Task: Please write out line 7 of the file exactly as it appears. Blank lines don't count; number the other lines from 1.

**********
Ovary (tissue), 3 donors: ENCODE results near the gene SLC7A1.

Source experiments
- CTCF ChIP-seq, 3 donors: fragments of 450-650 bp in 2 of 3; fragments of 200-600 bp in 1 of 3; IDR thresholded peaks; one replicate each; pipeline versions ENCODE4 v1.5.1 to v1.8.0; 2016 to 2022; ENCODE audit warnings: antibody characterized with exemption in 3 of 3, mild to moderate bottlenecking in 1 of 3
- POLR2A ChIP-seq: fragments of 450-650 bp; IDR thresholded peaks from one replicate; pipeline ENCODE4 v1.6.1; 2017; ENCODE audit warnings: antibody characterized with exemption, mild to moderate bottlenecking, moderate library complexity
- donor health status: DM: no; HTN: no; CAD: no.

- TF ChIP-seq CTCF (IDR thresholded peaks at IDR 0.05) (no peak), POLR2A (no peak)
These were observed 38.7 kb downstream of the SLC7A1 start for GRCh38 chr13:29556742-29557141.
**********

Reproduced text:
These were observed 38.7 kb downstream of the SLC7A1 start for GRCh38 chr13:29556742-29557141.